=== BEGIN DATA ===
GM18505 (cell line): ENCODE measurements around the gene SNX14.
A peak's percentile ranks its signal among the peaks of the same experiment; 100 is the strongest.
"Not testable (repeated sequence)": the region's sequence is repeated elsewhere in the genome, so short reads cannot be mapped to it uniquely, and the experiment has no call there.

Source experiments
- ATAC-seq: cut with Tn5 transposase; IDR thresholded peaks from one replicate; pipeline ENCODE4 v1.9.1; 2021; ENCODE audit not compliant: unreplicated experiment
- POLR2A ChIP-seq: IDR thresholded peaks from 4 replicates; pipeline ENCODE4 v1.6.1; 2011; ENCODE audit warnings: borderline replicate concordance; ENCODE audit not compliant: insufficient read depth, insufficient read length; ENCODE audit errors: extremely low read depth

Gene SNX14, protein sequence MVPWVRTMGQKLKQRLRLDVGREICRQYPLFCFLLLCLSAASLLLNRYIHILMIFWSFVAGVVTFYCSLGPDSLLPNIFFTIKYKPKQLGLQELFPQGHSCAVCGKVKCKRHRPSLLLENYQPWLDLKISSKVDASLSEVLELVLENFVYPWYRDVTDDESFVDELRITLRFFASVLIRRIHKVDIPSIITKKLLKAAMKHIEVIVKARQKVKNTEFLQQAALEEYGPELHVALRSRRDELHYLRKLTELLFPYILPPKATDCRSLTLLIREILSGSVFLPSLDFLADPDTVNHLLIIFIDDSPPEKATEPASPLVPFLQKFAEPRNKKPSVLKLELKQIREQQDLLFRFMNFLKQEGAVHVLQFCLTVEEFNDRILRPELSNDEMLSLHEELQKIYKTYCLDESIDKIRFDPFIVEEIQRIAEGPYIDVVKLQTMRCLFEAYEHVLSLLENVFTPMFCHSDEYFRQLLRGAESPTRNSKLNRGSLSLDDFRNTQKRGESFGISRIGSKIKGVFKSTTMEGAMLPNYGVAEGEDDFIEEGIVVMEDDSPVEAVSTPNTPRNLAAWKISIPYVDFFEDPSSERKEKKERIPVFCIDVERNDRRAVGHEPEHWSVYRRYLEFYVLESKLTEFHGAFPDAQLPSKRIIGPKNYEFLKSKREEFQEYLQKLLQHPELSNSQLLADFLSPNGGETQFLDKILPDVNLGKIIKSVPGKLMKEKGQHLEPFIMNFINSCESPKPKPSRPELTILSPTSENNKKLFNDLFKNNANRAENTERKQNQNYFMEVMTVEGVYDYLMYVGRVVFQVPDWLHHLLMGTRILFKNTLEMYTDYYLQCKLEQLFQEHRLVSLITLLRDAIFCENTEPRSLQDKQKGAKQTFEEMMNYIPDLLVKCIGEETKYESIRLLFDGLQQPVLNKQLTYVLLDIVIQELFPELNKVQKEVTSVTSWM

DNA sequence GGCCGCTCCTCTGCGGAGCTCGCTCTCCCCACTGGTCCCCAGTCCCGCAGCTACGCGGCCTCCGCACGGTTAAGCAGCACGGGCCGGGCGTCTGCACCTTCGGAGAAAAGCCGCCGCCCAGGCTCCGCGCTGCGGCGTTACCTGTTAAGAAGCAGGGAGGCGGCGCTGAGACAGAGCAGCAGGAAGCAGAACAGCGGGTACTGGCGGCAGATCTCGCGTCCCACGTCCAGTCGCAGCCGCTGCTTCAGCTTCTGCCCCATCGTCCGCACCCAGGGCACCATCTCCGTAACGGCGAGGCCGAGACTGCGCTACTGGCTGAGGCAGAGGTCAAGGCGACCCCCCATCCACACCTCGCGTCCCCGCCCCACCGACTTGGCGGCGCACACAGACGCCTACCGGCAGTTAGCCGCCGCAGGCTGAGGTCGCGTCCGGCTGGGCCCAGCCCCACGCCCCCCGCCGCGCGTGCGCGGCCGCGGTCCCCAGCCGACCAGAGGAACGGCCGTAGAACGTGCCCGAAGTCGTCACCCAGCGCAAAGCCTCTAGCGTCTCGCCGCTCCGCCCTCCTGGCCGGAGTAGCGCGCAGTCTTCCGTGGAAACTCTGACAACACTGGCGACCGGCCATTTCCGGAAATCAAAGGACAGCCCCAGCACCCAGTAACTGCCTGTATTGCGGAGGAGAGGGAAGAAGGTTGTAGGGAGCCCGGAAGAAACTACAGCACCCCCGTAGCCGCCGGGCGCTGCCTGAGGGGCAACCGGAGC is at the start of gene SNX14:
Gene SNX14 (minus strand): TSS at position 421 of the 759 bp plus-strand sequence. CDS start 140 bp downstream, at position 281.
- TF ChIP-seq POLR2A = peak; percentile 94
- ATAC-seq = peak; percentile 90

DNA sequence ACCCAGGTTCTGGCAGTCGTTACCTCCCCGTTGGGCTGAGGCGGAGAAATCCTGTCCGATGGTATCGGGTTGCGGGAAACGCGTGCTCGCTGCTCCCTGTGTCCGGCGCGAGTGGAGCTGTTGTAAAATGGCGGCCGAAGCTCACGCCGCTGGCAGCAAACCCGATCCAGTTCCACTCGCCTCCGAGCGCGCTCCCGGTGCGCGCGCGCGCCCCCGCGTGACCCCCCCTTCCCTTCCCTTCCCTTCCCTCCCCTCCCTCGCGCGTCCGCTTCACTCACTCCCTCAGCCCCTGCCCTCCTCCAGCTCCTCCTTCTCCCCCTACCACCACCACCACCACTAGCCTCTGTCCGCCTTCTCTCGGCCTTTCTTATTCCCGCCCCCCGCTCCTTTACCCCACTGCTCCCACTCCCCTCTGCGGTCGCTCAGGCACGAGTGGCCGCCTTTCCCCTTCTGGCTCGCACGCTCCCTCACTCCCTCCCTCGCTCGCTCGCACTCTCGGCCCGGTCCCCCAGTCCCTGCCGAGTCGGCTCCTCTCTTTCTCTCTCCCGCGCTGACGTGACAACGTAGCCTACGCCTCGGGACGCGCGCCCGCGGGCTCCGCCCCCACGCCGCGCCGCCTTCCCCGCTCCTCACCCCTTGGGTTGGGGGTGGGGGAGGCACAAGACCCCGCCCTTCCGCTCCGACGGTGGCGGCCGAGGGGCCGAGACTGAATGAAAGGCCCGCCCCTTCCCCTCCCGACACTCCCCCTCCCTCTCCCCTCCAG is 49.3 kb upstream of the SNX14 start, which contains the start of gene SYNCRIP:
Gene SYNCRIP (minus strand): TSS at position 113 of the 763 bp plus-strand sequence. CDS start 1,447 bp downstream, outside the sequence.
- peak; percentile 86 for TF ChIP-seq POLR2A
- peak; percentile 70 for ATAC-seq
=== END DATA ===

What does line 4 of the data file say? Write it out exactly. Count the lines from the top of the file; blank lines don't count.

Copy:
Source experiments